7. Be honest with your feelings. You can’t be a super-parent 24 hours a day. Allow yourself jealousy, anger, pity, frustration, and depression in small amounts whenever necessary.
8. Be kind to yourself. Don’t focus continually on what needs to be done. Remember to look at what you have accomplished.
9. Do stop and smell the roses. Take advantage of the fact that you have gained a special appreciation for the little miracles in life that others take for granted.
10. Keep and use a sense of humor. Cracking up with laughter can keep you from cracking up from stress.

Priča koja me je naterala da se zamislim

Special Olympics
Ovaj mail sa dobila 2000. godine, dakle dosta pre nego što se Vanja rodila. Plakala sam kad sam ga pročitala, sećam se odlično.
Malopre, istu priču sam dobila od druge osobe. I opet sam plakala.

Special Olympics
… And they call some of these people “retarded”…A few years ago, at the Seattle Special Olympics, nine contestants, all physically or mentally disabled, assembled at the starting line for the 100-yard dash. At the gun, they all started out, not exactly in a dash, but with a relish to run the race to the finish and win. All, that is, except one little boy who stumbled on the asphalt, tumbled over a couple of times, and began to cry.

The other eight heard the boy cry. They slowed down and looked back. Then they all turned around and went back. Every one of them. One girl with Down’s Syndrome bent down and kissed him and said, “This will make it better.”

Then all nine linked arms and walked together to the finish line. Everyone in the stadium stood, and the cheering went on for several minutes. People who were there are still telling the story. Why?

Because deep down we know this one thing: What matters in this life is more than winning for ourselves. What matters in this life is helping others win, even if it means slowing down and changing our course.

Pass it on… we need to change our hearts.

Prije nekoliko godina, na para olimpijskim igrama u Seattlu, bilo je 9 atletičara, svi sa mentalnim i fizičkim oštećenjima, spremnih na startnoj liniji od 100 metara. Na pucanj pištolja započelo je takmičenje, ne sprintom, ali kod svih sa željom da stignu do cilja i pobjede. Dok su trčali, jedan je dečkić posrnuo, pao, nekoliko se puta prevrnuo i započeo plakati. Ostalih osam trkača čulo je dječakov plač. Usporili su i okrenuli se. Zaustavili su se i vratili nazad. SVI. Jedna djevojčica sa Downovim sindromom, sjela je pored njega i počela ga ljubiti govoreći: Da li ti je sada bolje? Nakon toga su ga podigli i sva devetorica su zagrljeni odšetali do cilja. Svi su na stadionu ustali sa svojih mjesta i nekoliko minuta od srca pljeskali takmičarima. Ljudi, koji su bili prisutni, jos uvijek pricaju o tome.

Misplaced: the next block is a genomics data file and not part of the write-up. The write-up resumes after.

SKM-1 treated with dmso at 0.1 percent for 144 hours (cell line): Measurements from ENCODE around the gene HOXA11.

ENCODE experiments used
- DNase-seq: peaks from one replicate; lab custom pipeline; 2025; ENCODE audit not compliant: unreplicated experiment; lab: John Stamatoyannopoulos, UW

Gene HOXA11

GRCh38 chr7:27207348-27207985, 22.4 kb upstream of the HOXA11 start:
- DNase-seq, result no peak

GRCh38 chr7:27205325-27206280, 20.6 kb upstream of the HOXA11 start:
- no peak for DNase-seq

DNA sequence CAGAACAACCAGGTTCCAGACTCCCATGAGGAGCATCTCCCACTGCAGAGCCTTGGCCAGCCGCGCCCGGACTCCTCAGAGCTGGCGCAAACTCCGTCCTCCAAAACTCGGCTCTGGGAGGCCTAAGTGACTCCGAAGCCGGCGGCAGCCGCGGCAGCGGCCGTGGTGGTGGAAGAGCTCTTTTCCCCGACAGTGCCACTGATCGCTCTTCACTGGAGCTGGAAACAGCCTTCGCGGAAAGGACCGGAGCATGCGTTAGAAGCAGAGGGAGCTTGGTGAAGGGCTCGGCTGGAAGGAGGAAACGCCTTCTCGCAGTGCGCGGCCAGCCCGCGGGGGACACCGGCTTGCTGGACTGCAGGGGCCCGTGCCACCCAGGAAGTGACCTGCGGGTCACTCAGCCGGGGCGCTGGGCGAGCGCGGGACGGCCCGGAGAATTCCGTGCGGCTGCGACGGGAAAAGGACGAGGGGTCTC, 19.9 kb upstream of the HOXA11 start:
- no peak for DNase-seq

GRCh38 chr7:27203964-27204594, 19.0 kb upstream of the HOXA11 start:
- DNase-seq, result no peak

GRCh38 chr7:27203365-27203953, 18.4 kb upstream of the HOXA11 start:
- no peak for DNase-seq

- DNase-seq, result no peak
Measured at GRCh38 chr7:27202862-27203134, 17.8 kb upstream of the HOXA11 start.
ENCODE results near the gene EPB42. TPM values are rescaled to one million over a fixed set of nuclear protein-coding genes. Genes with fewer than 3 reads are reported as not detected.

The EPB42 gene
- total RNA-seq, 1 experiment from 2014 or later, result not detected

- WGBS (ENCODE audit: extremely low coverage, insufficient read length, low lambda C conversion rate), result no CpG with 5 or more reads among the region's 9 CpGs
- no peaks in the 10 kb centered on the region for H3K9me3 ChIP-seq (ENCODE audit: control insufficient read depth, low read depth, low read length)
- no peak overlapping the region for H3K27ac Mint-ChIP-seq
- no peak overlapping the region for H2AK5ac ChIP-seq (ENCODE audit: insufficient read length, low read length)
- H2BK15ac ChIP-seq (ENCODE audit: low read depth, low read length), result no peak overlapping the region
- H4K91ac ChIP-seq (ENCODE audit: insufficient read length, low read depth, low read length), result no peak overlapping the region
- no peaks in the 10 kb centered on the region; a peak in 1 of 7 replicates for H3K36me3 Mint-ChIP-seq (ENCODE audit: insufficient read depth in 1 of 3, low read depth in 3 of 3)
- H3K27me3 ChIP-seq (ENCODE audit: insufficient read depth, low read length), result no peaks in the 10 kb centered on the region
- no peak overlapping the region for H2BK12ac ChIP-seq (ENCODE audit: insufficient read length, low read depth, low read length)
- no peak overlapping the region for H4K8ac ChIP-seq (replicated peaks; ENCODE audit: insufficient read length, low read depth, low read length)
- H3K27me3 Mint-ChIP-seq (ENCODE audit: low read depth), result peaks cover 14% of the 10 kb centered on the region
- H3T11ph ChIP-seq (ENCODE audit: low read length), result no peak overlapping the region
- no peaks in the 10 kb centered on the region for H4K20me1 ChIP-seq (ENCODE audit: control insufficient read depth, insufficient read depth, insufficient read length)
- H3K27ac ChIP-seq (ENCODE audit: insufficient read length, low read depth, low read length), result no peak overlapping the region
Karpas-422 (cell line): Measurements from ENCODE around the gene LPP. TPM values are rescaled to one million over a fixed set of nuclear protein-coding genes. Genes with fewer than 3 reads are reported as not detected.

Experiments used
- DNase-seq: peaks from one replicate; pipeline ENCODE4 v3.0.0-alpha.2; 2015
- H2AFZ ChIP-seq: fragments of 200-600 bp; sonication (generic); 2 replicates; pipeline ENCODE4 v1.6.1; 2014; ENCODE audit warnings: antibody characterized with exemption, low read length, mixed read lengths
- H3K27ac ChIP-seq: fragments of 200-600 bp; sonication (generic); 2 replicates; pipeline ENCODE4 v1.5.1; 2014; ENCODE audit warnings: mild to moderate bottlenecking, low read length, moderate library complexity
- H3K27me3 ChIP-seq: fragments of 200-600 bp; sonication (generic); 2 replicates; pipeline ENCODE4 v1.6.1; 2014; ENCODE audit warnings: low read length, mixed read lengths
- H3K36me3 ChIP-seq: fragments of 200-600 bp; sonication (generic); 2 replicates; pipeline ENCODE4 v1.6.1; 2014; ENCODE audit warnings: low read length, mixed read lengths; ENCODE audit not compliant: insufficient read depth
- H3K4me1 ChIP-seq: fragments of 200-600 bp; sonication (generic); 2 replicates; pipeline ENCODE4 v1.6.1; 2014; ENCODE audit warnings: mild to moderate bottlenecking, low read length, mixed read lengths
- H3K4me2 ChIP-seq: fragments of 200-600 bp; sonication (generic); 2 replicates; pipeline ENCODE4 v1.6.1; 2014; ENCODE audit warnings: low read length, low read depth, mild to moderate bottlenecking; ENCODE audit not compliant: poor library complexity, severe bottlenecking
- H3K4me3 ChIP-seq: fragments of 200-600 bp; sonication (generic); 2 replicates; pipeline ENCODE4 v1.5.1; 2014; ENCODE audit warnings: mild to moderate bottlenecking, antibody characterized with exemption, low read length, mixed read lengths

Zasto? Jer u nama samima znamo da najvažnija stvar u životu, za nas same, ide dalje od pobjede. U ovom zivotu je veoma važno pomagati drugima, da pobjede, iako to znači usporiti ili promijeniti našu vlastitu trku.

Tekst je bio bez č i ć, i dok to ispravljam, plačem i ne vidim ekran od suza.

Celebrating Holland

Celebrating Holland – I’m Home by Cathy Anthony

Evo i nastavka…

(follow-up to the original Welcome to Holland by Emily Perl Kingsley)

I have been in Holland for over a decade now. It has become home. I have had time to catch my breath, to settle and adjust, to accept something different than I’d planned. I reflect back on those years of past when I had first landed in Holland. I remember clearly my shock, my fear, my anger, the pain and uncertainty. In those first few years, I tried to get back to Italy as planned, but Holland was where I was to stay. Today, I can say how far I have come on this unexpected journey. I have learned so much more. But, this too has been a journey of time.

I worked hard. I bought new guidebooks. I learned a new language and I slowly found my way around this new land. I have met others whose plans had changed like mine, and who could share my experience. We supported one another and some have become very special friends.